Terms of Endearment

Publisher: twinger Volume No. 3 Issue No 16 Date November 9, 2004

When I was a teenager my mom and dad had a Pontiac station wagon. When my mother bought a new car, the kids were allowed to use the station wagon to get around in. It had seen better days by then, but it was still useful. It was made of steel and therefore indestructible, the perfect car for teenagers. It was ALWAYS on empty because it was a gas hog, but also because teenagers don’t like to spend their money on gas. I still laugh about driving that car. My brother, Ryan, had a friend whose family owned a similar station wagon. Theirs was green with wood panels on the side. Their family used it for a kid car like ours did. They called theirs “The Grundy”. Ours was called “The Ragmobile”.

A few years ago, I bought a new car. I had been driving, of all things, a station wagon. It is a light blue Ford Taurus. Our family calls it “Ole Blue”. It has no hubcaps, the seat controls are shot, the air conditioner and heater are marginal at best, and it too is usually low on fuel. Like The Ragmobile, it has seen better days but it is still useful to our family. Ryan and Reid have been blessed with the privilege of driving the station wagon.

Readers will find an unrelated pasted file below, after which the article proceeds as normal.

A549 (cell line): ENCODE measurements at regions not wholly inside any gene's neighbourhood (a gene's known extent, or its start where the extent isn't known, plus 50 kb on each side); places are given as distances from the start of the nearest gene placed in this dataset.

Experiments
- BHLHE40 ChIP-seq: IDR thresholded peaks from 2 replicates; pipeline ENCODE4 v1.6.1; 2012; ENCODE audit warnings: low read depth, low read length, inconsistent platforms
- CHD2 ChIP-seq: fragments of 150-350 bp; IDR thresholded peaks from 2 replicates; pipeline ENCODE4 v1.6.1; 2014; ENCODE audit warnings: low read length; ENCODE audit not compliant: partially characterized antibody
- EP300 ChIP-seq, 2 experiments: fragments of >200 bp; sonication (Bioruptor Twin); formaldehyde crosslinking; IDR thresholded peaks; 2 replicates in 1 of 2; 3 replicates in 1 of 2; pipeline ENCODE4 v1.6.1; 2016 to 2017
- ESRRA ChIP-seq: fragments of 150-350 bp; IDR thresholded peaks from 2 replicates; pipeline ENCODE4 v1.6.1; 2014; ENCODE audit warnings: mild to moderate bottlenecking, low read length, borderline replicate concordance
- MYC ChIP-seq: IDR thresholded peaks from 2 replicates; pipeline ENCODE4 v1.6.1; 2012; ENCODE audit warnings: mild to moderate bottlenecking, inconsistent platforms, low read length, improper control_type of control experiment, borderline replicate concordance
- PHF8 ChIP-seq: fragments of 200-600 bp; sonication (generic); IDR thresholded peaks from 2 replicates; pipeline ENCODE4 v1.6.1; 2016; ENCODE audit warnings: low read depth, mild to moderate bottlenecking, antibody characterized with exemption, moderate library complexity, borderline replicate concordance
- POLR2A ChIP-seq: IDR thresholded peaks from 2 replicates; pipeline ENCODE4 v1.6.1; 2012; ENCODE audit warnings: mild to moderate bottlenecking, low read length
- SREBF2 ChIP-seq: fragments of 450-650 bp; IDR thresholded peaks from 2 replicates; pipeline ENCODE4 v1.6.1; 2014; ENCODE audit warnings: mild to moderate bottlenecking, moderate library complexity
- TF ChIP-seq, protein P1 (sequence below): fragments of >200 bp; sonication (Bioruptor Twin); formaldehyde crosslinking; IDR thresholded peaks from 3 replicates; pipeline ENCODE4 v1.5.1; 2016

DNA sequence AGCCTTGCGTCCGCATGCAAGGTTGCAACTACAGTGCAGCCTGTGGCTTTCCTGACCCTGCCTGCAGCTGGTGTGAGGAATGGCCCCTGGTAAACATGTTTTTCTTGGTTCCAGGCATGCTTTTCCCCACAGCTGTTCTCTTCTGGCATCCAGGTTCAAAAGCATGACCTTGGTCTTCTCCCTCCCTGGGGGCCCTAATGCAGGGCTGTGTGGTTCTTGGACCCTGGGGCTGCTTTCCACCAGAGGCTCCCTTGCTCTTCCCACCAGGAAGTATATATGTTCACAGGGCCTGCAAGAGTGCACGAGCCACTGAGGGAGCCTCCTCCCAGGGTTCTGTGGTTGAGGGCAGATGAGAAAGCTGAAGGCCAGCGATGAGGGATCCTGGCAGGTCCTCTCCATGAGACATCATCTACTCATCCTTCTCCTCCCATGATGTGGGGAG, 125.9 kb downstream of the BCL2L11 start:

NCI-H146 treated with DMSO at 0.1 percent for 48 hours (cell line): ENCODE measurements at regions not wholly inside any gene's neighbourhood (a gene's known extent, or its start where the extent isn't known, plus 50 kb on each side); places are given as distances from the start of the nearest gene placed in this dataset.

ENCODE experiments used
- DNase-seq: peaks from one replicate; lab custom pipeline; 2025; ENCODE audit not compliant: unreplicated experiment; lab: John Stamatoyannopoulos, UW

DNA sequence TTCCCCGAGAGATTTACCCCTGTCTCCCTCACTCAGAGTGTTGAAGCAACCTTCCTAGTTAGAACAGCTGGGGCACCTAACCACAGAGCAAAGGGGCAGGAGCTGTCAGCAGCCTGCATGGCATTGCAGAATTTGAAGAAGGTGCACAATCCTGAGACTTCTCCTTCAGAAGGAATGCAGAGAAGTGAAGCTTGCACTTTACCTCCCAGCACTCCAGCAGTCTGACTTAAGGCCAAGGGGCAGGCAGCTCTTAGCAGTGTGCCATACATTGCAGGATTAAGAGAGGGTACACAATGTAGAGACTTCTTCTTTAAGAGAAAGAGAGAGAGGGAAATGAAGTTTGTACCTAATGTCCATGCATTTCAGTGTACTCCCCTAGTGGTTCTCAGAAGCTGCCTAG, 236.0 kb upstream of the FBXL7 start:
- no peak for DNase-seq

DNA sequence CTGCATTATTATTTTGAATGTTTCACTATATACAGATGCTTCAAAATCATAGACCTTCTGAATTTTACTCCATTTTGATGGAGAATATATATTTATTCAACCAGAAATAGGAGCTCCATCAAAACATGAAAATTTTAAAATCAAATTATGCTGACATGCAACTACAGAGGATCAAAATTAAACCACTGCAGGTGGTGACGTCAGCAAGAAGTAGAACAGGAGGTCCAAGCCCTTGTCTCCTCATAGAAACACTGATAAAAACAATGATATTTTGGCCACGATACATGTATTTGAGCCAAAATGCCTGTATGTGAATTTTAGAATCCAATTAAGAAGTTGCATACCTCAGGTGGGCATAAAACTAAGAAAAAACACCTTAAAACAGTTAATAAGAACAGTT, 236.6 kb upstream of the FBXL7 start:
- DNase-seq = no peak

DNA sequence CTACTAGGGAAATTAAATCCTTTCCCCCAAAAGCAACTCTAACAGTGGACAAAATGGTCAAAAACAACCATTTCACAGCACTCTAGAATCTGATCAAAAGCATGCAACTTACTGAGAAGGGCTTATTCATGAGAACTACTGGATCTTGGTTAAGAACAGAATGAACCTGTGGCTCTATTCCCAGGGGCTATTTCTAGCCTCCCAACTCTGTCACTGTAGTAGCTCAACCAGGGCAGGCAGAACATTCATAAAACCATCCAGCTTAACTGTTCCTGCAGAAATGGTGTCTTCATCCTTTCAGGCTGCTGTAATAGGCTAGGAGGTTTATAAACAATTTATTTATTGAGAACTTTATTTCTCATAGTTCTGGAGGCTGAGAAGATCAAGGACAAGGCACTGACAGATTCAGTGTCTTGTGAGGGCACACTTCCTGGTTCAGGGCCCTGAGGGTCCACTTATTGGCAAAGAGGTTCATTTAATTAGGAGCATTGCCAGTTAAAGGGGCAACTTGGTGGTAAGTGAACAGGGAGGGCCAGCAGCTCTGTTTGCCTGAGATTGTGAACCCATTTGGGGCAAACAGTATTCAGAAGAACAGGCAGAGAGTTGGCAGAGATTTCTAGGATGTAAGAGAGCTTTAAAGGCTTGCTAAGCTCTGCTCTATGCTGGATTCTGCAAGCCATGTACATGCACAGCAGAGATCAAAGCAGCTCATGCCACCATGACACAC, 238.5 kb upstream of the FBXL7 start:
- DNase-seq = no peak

This summer the brothers (Ryan and Reid), and some of their friends went to Amarillo to watch The Dusters play arena football. They took our Suburban. It is white, and currently has over 200 thousand miles showing on the odometer. On that trip the boys christened the Suburban “White Lightening”. It needs some engine work, some of the knobs and buttons keep falling off, and the back door doesn’t shut right. It has seen better days, but it too is still useful to our family.

Many years ago we had gone on a family outing. We were pulling into the garage and the weather was bad. I shuffled towards the door. Everyone has a unique way of walking fast, but mine brings laughter to my family. That day Ryan dubbed me “Pookie”, and my walk became the Pookie shuffle. My dad hates my nickname, and thinks it is quite ridiculous. I, on the other hand, embrace the name. You see, my children and most of their friends call me that. The manner with which they use it causes me to believe that it is not a name of torment, but rather a term of endearment. Besides, like the Ragmobile, the Grundy, Ole Blue, and White Lightening I have seen better days, but I know I am still useful to them.

About dwinger

Former farmer, now college instructor
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